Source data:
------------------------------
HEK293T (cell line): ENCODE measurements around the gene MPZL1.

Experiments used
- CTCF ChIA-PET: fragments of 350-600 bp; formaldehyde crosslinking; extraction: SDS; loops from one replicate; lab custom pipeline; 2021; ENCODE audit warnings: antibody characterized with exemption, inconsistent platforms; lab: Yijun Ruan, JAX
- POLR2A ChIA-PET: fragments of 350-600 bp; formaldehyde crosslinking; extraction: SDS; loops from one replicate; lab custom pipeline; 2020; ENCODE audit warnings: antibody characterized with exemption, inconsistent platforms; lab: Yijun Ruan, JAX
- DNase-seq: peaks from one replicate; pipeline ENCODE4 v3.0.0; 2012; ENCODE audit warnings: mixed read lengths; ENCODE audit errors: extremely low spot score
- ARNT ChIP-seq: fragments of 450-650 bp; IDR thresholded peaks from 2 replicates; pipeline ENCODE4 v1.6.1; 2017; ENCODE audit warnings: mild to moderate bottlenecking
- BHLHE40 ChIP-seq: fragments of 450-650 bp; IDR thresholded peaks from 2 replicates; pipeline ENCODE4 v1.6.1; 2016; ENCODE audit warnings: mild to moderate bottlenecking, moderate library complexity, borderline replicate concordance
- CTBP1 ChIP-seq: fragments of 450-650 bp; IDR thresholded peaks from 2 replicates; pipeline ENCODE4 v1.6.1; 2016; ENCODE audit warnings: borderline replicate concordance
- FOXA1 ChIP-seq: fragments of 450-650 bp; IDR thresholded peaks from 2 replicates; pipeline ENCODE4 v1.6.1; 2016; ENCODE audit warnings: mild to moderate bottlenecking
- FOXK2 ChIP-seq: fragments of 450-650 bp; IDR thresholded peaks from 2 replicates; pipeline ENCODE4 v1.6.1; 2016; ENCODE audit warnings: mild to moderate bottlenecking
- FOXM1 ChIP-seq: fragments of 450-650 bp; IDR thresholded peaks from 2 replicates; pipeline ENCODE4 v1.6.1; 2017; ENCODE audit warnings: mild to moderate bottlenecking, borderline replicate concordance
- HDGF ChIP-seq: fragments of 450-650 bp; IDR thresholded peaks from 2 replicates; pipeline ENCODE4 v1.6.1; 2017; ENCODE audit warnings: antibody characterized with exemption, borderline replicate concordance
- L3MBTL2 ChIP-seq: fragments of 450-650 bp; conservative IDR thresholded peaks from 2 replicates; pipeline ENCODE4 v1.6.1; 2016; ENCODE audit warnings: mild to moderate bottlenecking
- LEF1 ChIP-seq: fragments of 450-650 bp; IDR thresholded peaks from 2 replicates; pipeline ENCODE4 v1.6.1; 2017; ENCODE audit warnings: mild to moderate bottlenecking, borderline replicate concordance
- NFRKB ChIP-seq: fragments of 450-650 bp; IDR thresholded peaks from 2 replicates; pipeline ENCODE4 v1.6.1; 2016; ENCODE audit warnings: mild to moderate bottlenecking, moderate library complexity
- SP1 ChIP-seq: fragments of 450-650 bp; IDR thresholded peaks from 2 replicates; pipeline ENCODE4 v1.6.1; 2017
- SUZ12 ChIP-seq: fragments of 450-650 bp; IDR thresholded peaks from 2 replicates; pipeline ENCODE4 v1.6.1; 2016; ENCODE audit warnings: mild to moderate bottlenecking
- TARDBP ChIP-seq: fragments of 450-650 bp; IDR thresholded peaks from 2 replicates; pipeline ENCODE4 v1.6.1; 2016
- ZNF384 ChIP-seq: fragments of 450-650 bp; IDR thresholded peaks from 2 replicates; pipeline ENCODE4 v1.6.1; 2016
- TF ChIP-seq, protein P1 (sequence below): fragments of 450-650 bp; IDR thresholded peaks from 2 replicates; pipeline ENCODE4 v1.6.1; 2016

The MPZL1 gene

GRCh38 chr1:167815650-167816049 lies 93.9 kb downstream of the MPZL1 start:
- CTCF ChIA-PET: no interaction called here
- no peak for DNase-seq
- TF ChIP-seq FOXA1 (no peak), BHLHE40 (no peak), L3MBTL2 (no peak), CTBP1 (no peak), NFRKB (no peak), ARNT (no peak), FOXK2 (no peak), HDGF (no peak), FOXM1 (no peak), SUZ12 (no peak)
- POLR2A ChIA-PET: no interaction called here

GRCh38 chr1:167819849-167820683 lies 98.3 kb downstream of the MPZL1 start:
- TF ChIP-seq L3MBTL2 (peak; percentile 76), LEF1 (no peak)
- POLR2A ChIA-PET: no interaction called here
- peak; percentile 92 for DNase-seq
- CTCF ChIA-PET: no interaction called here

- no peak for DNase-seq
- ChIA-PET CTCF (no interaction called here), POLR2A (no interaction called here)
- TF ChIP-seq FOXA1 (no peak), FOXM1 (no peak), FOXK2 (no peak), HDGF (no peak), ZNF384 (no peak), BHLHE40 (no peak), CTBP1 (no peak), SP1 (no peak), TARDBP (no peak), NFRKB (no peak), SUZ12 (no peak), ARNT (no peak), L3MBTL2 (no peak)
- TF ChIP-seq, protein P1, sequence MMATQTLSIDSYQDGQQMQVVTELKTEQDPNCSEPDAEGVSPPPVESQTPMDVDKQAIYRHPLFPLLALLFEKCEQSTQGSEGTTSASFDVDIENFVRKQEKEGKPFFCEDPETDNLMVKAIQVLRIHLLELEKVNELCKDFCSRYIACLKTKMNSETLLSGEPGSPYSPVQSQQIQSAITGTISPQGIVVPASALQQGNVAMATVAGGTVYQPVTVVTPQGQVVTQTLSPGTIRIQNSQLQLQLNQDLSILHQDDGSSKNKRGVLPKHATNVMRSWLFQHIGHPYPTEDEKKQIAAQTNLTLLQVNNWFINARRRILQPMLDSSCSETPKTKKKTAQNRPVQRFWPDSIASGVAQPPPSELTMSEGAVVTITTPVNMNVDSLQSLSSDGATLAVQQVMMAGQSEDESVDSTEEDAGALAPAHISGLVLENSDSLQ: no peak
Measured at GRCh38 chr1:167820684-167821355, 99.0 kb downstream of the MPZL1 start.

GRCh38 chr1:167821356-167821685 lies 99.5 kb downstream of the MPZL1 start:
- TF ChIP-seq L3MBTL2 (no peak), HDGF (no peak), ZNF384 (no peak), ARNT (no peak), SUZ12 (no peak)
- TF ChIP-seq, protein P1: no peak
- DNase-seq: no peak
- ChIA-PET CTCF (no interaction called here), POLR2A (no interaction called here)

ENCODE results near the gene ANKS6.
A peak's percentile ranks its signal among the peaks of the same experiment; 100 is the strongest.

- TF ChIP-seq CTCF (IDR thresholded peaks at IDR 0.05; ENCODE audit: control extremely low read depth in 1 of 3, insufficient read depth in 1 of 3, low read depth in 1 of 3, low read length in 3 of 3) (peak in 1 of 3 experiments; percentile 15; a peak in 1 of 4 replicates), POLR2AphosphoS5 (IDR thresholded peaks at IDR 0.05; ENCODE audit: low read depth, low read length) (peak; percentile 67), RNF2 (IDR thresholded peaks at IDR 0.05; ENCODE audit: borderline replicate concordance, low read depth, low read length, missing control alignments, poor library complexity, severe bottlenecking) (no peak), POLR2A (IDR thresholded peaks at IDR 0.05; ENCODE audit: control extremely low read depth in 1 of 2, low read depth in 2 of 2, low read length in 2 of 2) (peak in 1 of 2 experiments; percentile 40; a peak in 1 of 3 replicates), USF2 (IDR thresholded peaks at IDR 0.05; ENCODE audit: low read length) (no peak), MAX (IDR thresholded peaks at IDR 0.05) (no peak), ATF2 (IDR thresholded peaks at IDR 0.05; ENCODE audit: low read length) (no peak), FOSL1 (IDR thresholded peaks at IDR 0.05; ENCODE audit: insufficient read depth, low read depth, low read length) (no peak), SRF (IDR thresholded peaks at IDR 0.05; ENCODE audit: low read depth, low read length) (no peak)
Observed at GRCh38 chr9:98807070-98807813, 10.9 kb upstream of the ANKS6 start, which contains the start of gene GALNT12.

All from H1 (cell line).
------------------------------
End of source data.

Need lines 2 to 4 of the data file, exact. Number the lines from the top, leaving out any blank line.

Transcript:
Experiments used
- CTCF ChIA-PET: fragments of 350-600 bp; formaldehyde crosslinking; extraction: SDS; loops from one replicate; lab custom pipeline; 2021; ENCODE audit warnings: antibody characterized with exemption, inconsistent platforms; lab: Yijun Ruan, JAX
- POLR2A ChIA-PET: fragments of 350-600 bp; formaldehyde crosslinking; extraction: SDS; loops from one replicate; lab custom pipeline; 2020; ENCODE audit warnings: antibody characterized with exemption, inconsistent platforms; lab: Yijun Ruan, JAX